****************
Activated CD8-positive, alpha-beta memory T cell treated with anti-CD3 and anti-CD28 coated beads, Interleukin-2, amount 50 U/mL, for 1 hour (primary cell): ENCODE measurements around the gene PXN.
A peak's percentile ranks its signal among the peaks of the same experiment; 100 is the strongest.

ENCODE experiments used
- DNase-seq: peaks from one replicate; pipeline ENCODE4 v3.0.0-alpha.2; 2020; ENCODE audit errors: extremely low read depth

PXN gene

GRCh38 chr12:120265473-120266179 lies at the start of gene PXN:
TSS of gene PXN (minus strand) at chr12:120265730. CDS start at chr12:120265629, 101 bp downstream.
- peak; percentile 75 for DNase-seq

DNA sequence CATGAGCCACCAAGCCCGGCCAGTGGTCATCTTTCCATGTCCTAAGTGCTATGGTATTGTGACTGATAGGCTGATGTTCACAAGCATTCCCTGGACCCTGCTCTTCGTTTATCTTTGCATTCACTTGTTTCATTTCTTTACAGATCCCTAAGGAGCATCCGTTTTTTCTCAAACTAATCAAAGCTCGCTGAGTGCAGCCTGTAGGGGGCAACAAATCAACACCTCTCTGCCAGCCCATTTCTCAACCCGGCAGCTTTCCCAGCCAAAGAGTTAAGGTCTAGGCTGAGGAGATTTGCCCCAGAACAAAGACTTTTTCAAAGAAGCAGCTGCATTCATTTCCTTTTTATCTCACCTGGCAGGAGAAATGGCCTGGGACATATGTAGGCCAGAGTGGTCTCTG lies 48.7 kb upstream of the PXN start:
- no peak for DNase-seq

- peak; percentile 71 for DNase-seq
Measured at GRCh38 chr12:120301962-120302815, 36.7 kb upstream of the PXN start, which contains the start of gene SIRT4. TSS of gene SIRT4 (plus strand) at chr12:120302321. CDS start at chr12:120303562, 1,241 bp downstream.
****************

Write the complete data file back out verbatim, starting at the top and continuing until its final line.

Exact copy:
Activated CD8-positive, alpha-beta memory T cell treated with anti-CD3 and anti-CD28 coated beads, Interleukin-2, amount 50 U/mL, for 1 hour (primary cell): ENCODE measurements around the gene PXN.
A peak's percentile ranks its signal among the peaks of the same experiment; 100 is the strongest.

ENCODE experiments used
- DNase-seq: peaks from one replicate; pipeline ENCODE4 v3.0.0-alpha.2; 2020; ENCODE audit errors: extremely low read depth

PXN gene

GRCh38 chr12:120265473-120266179 lies at the start of gene PXN:
TSS of gene PXN (minus strand) at chr12:120265730. CDS start at chr12:120265629, 101 bp downstream.
- peak; percentile 75 for DNase-seq

DNA sequence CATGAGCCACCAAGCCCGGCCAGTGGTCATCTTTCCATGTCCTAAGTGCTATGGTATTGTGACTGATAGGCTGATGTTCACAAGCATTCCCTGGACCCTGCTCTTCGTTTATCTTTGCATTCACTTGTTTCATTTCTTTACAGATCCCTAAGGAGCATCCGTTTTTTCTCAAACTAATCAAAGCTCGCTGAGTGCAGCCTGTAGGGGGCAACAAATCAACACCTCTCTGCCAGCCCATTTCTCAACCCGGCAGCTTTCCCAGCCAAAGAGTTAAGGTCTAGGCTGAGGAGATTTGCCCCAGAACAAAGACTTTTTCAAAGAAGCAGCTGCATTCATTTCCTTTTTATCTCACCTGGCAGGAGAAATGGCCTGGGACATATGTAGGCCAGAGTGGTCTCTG lies 48.7 kb upstream of the PXN start:
- no peak for DNase-seq

- peak; percentile 71 for DNase-seq
Measured at GRCh38 chr12:120301962-120302815, 36.7 kb upstream of the PXN start, which contains the start of gene SIRT4. TSS of gene SIRT4 (plus strand) at chr12:120302321. CDS start at chr12:120303562, 1,241 bp downstream.